Marquita: I follow Dr. Wayne Dyer on Twitter. And the other day, he said, ‘Your friends are God’s way of apologizing for your family.’ That’s how I look at these two ladies. They are my family. They are not relatives.
You swapped clothes, stayed up all night sharing secrets, and she’s the only one who knew about your hunky high school crush… But now, your childhood best friend is nowhere to be found. Life sped forward, and she got left behind on Memory Lane. FOF Private Investigator Norma Tillman and FOF Online Investigation Specialist Darlene Adams share surefire secrets to tracking her down:
Your search should begin where the information about your friend ended. “If you are looking for a friend you graduated with in Hunstville, Alabama, begin your search in Huntsville, Alabama,” says Norma. “Most libraries have Suburban or City Directories–annual publications listing everyone who lives in a given town.” If you compare year to year, you can figure out when someone moved away. If you can’t get to that specific library…”often, a reference librarian can give you this information by phone or e-mail,” says Norma.
Search Facebook…but not how you think! “Social networks have made it easier to find people,” says Darlene, but that doesn’t mean you can plug in any name and find a match. If your searches have come up empty, Norma recommends trying this: “Let’s say you knew the friend from camp but can’t find her on Facebook. Find other friends from camp and search their friends. Search a few friends removed.” Still no luck? “Send one a message to see if they have any idea about your friend’s whereabouts.”
It may sound morbid, but obituaries can bring new life to your search. “An obituary from someone in your friend’s family may provide you with clues to locate her,” says Darlene. “Ancestry.com has a good collection of obituaries, as well as birth, marriage and military records,” says Norma.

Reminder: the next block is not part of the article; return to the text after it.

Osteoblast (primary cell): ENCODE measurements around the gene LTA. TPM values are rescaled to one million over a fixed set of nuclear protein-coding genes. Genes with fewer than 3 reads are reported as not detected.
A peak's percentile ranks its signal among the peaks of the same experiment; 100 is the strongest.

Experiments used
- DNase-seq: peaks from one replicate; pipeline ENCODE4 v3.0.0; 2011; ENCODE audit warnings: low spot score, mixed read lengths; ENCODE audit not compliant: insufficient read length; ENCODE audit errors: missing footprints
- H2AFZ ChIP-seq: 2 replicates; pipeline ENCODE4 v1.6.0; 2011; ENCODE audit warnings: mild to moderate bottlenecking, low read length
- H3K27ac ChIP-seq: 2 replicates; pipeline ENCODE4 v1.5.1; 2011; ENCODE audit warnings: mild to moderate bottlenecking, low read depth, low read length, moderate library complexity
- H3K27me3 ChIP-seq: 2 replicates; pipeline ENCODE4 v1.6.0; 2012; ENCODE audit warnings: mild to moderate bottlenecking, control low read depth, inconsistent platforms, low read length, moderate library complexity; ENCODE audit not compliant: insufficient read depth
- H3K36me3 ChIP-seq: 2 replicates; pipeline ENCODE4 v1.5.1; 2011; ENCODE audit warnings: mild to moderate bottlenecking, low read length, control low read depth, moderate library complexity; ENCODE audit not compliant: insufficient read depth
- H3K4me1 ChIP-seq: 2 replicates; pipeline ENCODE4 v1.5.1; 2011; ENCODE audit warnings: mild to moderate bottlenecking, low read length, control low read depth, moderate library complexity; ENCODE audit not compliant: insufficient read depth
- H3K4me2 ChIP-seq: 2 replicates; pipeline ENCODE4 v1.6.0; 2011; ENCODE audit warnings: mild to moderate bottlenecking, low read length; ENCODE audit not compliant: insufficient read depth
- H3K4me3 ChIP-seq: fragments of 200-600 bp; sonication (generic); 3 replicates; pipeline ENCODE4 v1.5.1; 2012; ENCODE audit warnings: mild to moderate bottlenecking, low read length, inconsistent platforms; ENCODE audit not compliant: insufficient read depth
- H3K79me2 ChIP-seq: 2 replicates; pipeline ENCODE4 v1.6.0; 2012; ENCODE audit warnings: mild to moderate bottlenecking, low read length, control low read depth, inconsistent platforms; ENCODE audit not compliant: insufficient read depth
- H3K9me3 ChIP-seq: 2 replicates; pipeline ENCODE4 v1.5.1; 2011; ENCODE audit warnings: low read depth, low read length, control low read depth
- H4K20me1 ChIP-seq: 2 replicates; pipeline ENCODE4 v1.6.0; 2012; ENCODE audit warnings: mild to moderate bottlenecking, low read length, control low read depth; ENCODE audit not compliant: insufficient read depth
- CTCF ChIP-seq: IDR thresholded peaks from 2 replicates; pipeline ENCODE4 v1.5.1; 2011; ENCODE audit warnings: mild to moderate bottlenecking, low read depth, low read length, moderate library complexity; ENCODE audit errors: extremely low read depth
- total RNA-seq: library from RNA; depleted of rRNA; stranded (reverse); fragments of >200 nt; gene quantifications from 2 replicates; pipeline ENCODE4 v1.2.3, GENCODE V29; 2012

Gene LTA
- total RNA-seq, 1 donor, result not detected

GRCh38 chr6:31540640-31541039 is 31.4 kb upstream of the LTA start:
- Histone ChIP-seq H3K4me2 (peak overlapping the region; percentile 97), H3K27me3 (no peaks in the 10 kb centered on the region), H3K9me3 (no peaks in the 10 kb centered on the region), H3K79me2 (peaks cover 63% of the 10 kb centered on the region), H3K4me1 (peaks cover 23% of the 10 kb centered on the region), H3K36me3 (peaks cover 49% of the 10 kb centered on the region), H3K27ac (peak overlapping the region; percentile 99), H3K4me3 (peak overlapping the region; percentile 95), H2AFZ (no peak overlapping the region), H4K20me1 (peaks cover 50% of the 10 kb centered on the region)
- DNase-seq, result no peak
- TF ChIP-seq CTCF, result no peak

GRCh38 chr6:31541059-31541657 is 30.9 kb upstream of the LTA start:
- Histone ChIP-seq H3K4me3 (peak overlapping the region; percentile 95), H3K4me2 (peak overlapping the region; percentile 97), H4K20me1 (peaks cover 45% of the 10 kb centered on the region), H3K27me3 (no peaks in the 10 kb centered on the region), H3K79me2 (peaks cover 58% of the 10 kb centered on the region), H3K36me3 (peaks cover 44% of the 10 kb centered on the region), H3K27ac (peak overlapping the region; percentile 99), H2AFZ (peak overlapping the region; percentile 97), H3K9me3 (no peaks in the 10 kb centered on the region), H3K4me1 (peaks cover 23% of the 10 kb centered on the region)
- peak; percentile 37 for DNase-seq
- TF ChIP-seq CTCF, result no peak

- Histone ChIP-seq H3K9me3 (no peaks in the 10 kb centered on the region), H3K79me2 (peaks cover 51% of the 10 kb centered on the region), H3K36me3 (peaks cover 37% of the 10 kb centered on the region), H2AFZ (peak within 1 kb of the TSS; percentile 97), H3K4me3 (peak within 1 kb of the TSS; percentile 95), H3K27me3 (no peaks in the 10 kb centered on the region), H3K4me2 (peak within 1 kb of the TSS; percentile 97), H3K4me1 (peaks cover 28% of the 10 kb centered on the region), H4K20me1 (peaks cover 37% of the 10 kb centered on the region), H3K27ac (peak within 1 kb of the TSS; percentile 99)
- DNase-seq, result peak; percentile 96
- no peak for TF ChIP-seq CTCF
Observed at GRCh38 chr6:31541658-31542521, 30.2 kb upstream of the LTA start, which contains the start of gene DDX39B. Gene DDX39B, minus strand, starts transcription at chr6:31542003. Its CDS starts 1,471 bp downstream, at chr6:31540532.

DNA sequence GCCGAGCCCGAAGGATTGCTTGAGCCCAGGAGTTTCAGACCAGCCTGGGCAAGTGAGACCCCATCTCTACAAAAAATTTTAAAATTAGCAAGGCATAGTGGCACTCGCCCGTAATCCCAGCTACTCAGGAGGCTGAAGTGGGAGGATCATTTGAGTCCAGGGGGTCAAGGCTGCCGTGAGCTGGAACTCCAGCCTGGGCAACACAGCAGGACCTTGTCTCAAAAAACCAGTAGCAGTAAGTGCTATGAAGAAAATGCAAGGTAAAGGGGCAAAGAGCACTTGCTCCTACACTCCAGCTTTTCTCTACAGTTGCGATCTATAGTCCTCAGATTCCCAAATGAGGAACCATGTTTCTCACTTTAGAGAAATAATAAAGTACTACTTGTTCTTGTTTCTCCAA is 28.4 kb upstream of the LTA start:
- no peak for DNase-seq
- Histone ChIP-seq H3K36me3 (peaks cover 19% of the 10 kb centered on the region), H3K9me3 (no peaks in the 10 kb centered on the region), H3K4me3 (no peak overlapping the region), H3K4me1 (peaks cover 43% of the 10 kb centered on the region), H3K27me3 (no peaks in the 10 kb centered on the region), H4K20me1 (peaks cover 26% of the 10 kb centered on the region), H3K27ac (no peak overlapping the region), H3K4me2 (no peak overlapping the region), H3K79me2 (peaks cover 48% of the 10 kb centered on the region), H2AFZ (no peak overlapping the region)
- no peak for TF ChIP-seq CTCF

Search free websites and online directories. “There are a lot of websites that will give you some information, hoping you will pay for more,” says Darlene. “You should never pay for these sites, most information can be pieced together for free.” Darlene’s favorite free sites for people searching: Peoplefinder.com, MemoryLane.com (previously Classmates.com), WhitePages.com, Pipl.com, ZabaSearch.com
Contact school alumni associations. “If you went to school with this friend or know where she went to school, alumni associations can be very helpful,” says Norma. “See if you can get contact information for the alumni coordinator who may have more information about her.”
Federal and State Public Records – “There are all sorts of public records available at the city, state and federal levels,” says Norma.”But public records can be tough. Especially if you are looking for a record from a state where you are not a resident,” warns Darlene, who recommends brbpub.com, an online aggregator of public records. Norma recommends putting the pressure on federal agencies with FOIA (The Freedom of Information Act).
About the Experts
FOF Norma Tillman is a 72-year-old private investigator from Nashville, TN. She has found more than 1,000 missing persons in her career. She’s also the author of Private Investigation 101, How To Find Almost Anyone, Anywhere, The Man With the Turquoise Eyes and other True Stories of a Private Eye’s Search for Missing Persons, and The Adoption Searcher’s Handbook. She has been called on to locate missing people by Oprah, Nancy Grace, producers at The View, CNN, NBC and hundreds of other national and local television hosts, shows and stations.
FOF Darlene Adams is a 53-year-old specialist in online investigations and founder of E-infoseek, a research company dedicated to supporting private investigators and the legal community. She is a co-author of Romantic Deception: The Six Signs He’s Lying and a member of the High Technology Crime Investigation Association (HTCIA), Infra-Gard, and Female Legal & Investigative Professionals (FLIP).